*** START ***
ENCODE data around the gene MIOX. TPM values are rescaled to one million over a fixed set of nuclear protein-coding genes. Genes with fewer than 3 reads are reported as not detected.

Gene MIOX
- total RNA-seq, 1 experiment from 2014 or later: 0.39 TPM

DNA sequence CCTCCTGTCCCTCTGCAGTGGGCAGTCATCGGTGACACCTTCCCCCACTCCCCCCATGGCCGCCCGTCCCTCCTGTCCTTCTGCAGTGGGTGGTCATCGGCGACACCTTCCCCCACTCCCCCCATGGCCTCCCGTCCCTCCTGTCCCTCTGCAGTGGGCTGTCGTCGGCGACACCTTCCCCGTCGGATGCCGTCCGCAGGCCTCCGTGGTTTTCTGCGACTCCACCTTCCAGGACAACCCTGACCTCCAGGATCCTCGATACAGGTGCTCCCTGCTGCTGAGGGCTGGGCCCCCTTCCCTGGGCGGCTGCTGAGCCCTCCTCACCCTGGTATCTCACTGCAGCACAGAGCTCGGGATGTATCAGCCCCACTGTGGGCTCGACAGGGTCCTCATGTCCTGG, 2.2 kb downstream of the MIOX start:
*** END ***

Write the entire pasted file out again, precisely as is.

ENCODE data around the gene MIOX. TPM values are rescaled to one million over a fixed set of nuclear protein-coding genes. Genes with fewer than 3 reads are reported as not detected.

Gene MIOX
- total RNA-seq, 1 experiment from 2014 or later: 0.39 TPM

DNA sequence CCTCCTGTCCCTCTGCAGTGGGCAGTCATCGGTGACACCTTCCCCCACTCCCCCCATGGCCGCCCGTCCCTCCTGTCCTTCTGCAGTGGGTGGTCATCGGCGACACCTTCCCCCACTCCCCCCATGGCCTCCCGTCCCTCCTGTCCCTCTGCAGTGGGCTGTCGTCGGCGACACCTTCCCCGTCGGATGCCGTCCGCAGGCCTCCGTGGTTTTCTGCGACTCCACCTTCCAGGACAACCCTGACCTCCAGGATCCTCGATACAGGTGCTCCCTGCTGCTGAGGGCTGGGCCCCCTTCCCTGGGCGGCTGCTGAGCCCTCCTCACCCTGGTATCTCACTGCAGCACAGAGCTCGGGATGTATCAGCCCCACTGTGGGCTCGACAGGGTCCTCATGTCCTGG, 2.2 kb downstream of the MIOX start: